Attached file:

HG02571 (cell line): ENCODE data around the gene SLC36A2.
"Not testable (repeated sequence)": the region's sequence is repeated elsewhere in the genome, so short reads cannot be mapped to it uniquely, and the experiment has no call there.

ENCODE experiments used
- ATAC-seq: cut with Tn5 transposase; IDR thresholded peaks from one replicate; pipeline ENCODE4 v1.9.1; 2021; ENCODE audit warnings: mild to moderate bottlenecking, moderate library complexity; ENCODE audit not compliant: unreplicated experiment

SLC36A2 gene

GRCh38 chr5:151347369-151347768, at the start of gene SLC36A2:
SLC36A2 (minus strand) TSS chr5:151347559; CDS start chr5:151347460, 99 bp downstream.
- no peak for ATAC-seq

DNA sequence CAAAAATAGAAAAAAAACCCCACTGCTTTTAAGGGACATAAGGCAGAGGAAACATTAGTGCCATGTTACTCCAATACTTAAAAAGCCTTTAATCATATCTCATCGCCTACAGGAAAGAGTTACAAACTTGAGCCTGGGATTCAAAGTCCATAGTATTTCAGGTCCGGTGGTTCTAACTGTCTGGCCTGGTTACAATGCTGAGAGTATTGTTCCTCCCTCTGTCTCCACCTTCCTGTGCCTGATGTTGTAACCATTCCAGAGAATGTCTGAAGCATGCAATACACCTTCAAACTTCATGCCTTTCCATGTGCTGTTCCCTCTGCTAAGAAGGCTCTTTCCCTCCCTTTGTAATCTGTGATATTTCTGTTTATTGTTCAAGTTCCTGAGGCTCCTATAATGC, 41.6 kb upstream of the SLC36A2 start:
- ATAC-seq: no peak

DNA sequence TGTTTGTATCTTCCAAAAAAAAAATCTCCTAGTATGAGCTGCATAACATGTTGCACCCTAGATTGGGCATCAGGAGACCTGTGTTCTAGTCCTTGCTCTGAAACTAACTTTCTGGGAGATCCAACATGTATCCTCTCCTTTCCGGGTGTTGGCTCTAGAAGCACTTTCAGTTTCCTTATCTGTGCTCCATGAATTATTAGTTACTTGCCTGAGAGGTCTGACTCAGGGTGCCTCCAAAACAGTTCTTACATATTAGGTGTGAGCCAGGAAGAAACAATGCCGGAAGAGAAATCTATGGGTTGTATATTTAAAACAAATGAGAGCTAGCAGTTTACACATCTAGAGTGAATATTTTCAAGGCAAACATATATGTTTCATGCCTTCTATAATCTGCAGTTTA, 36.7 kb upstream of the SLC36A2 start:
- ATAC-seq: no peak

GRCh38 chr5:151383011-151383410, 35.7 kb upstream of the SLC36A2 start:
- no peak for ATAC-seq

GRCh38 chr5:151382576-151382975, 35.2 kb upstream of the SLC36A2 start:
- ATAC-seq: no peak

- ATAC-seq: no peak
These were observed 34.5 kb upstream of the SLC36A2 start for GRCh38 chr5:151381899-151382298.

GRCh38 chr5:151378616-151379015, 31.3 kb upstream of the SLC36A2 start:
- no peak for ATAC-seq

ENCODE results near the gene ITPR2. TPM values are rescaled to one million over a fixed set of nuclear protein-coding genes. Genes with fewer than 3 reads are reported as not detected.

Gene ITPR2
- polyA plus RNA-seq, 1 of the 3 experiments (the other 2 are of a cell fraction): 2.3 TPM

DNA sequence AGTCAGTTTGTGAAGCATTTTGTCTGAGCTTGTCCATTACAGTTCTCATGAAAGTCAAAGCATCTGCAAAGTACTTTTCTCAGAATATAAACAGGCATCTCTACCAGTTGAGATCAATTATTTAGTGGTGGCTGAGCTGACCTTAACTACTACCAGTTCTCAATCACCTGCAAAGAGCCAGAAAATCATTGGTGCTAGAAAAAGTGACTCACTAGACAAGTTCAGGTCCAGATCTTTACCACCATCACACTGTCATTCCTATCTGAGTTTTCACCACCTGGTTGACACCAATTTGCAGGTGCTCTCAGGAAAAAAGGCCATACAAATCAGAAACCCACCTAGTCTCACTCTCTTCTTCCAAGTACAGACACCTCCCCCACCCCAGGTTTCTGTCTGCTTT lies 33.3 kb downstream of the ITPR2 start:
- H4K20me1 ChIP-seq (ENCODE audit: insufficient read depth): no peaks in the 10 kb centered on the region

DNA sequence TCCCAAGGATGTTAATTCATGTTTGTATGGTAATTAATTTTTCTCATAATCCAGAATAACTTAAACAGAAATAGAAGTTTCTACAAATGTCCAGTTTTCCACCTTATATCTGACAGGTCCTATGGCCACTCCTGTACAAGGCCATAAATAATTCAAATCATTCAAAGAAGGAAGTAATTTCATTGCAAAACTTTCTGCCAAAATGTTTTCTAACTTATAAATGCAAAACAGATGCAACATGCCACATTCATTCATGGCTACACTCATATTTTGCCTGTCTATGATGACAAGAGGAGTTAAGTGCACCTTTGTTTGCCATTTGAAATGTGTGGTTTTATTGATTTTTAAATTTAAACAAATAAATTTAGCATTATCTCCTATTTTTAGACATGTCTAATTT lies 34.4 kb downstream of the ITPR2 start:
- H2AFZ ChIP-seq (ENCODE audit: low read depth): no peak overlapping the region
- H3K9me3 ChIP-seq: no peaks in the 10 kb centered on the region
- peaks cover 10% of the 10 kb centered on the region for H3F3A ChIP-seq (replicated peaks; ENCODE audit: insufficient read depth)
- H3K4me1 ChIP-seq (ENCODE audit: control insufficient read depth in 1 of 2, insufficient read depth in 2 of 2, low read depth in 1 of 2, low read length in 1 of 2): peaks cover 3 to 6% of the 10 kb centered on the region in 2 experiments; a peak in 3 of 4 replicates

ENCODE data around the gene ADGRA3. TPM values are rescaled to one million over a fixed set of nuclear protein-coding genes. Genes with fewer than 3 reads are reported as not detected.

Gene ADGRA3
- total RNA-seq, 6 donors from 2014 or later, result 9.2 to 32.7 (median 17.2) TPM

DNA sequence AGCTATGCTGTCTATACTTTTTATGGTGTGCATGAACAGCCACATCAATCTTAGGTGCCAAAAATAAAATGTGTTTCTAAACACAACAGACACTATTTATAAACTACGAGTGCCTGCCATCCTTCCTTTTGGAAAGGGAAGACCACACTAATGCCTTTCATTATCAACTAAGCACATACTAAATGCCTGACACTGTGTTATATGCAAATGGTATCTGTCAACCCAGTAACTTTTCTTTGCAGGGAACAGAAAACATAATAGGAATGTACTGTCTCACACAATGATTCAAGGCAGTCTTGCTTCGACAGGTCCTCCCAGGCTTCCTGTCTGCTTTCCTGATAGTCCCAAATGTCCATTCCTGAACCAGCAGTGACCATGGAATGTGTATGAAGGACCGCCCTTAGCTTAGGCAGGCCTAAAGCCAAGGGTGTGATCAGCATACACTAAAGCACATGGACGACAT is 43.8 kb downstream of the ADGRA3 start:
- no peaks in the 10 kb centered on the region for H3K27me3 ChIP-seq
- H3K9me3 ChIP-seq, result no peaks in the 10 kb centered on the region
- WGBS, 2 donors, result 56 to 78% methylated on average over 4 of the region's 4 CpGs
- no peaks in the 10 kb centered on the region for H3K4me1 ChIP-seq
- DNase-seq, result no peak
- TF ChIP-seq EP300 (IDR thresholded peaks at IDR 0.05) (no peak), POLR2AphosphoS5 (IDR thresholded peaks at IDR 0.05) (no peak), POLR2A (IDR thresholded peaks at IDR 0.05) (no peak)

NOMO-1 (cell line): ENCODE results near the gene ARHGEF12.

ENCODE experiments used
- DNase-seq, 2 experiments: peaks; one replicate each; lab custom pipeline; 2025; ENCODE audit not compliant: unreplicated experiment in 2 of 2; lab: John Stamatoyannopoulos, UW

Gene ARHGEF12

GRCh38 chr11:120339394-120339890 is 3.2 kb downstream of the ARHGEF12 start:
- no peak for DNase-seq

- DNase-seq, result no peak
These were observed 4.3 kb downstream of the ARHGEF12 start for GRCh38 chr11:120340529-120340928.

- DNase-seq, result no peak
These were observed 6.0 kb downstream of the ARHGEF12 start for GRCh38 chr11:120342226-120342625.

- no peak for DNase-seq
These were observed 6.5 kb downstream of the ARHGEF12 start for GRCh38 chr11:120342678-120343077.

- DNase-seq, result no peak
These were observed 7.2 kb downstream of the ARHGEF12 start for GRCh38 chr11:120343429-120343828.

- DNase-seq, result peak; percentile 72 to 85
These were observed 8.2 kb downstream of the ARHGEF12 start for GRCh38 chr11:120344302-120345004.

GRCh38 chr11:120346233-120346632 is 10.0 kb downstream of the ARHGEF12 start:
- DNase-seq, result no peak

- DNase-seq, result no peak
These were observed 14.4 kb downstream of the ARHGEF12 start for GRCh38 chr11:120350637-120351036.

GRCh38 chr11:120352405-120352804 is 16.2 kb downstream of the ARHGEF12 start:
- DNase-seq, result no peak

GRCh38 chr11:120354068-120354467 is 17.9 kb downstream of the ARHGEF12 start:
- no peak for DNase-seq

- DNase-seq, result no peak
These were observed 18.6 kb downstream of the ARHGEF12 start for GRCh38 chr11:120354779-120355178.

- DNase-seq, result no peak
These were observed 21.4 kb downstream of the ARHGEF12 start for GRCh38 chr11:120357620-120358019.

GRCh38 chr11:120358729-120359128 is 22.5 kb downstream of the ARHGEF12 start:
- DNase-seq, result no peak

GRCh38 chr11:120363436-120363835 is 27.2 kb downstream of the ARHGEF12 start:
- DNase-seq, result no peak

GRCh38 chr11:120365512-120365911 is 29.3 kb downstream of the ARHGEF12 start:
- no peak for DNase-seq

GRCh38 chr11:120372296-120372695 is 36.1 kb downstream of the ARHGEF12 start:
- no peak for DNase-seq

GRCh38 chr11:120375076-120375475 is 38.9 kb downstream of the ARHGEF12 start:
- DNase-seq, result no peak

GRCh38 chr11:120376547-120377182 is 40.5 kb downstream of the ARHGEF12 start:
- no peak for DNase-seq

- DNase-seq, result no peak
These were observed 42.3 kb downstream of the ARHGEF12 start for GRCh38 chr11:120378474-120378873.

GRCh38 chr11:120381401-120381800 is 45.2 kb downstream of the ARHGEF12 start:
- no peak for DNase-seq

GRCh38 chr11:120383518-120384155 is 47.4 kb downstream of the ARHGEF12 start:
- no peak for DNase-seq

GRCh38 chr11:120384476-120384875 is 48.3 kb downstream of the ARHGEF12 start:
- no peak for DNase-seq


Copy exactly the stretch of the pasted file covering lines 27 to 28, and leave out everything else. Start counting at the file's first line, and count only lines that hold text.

- H2AFZ ChIP-seq (ENCODE audit: low read depth): no peak overlapping the region
- H3K9me3 ChIP-seq: no peaks in the 10 kb centered on the region